8 years ago from California

      That is an incredibly good question, and I should probably submit it to a planetarium (alas my grandma is no longer alive for me to ask).

      My guess is that it's not really the iron itself that's the problem, but rather, it's the energy cost of the fusion reactions to make iron. The fusion reactions creating lighter elements like carbon release more energy than it costs to create them from fusing still lighter elements, whereas the reaction to make iron costs more energy than is released. A star is in constant state of collapse from its huge mass, but the equally huge explosions caused by fusion reactions keeps it superheated, counteracting gravity and pushing its layers out. Once it's fusing atoms to make iron, it's consuming energy instead of generating it, and not only do the fusion reactions to make the iron cause it to burn up faster and faster, but the heat and explosive power of the core stops being strong enough to counteract the force of gravity, and the star implodes.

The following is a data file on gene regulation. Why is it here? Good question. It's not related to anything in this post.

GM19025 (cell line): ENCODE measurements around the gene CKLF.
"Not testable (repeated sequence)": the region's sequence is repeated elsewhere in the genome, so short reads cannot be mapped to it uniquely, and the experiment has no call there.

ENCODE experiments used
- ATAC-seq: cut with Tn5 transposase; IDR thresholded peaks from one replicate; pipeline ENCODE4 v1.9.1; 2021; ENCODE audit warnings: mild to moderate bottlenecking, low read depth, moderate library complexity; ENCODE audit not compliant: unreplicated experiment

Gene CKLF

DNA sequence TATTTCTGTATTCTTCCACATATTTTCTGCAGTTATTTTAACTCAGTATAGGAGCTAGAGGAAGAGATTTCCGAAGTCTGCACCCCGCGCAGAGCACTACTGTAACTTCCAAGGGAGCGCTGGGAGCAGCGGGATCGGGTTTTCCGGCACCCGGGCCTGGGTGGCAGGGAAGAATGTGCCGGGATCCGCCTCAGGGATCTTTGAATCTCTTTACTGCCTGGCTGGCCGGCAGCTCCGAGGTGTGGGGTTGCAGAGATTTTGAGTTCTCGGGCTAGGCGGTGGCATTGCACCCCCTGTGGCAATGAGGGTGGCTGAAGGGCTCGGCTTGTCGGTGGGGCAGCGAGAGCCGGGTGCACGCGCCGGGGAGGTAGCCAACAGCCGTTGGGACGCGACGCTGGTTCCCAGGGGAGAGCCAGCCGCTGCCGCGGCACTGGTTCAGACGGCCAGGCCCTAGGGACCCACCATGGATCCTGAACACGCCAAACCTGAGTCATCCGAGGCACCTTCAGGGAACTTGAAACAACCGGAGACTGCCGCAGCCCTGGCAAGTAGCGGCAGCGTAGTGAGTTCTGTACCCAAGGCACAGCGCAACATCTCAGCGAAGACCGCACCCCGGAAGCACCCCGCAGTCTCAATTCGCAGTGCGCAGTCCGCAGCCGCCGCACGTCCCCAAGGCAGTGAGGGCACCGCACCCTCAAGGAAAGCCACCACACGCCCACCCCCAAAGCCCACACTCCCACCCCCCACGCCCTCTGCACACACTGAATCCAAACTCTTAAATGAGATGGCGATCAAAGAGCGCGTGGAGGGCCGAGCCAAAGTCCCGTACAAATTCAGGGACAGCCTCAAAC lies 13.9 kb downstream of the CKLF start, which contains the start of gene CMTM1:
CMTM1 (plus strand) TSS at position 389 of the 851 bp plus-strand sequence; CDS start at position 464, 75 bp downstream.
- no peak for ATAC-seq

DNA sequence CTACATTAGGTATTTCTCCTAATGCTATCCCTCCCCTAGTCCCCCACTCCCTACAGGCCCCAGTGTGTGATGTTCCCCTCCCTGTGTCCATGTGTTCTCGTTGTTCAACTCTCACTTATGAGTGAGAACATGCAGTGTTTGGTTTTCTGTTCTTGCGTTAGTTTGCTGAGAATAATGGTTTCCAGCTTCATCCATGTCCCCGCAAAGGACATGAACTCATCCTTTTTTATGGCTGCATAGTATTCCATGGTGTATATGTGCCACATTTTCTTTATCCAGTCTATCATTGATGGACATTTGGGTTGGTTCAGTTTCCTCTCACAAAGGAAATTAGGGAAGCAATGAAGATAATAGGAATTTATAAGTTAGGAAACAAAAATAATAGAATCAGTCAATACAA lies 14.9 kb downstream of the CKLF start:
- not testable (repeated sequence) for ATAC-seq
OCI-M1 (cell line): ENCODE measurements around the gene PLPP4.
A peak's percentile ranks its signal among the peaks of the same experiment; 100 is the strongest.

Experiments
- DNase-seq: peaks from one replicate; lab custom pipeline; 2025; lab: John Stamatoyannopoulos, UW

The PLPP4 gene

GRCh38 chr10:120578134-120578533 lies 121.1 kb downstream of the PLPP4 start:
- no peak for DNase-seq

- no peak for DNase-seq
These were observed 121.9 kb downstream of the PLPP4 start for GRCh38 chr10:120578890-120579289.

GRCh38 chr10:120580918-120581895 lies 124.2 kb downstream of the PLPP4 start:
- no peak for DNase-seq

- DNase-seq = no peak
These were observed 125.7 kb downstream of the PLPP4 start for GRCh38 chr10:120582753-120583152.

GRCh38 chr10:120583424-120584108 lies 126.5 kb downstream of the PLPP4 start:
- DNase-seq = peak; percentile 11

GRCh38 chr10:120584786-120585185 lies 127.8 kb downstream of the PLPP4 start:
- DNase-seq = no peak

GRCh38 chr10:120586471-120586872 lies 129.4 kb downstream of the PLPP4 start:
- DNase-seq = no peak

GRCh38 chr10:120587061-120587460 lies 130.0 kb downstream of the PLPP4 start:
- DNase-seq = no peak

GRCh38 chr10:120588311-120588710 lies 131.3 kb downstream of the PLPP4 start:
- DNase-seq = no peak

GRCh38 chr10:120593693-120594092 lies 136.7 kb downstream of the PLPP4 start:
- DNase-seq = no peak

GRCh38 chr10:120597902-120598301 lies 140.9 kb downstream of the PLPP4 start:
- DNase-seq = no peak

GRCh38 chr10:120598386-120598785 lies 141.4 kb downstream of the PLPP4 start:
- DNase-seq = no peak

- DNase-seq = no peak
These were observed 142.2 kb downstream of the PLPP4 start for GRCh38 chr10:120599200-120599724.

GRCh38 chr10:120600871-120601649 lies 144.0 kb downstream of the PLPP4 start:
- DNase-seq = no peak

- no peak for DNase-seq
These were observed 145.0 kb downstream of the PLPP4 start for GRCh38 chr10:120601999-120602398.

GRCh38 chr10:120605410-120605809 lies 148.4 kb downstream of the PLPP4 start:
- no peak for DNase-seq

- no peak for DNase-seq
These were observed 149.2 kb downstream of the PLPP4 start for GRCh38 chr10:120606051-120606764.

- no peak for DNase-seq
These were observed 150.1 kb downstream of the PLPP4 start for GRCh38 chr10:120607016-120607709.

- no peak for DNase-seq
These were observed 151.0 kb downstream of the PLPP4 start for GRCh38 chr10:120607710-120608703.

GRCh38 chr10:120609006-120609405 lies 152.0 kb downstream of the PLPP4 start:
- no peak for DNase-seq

Whereas if an iron meteorite falls into the sun, the sun didn't have to do any fusion reactions to create that iron, so I guess it doesn't harm the star. But I do wonder where that iron ends up. You're right... Shouldn't there be heavy elements in the core of the star?

    • Josh Barfield profile image

      Josh Barfield 

      8 years ago

      Iron meteorites posses the element iron. Our star, the Sun, has a mass that is 330000 times that of Earth. Tons of iron meteorites have impacted the Earth. The gravity of the Sun dwarfs that of the Earths.

      How does the Sun (or any star) survive the colossal onslaught of iron raining down upon it?

      It would seem that the surface of the Sun would posses the element iron and that the immense gravity of the Sun would pull the heavy element ever closer to its core. What prevents this?

    • tirelesstraveler profile image

      Judy Specht 

      8 years ago from California

      Enjoyed your hub. The title is a great hook. Very interesting.

    • profile image


      8 years ago

      Excellent story, well told. Now following

    • Greekgeek profile imageAUTHOR


      8 years ago from California

      Thanks for letting me know. I only had the information available on the video, which did not include the narrator credit. Adding now.

    • eregouf profile image


      8 years ago from Salem MA

      The voice on that film is that of Neil DeGrasse Tyson, a very smart astrophysicist and the author of the"Nova Science Now" television series as well as many books.

      It's a shame that he not given credit!!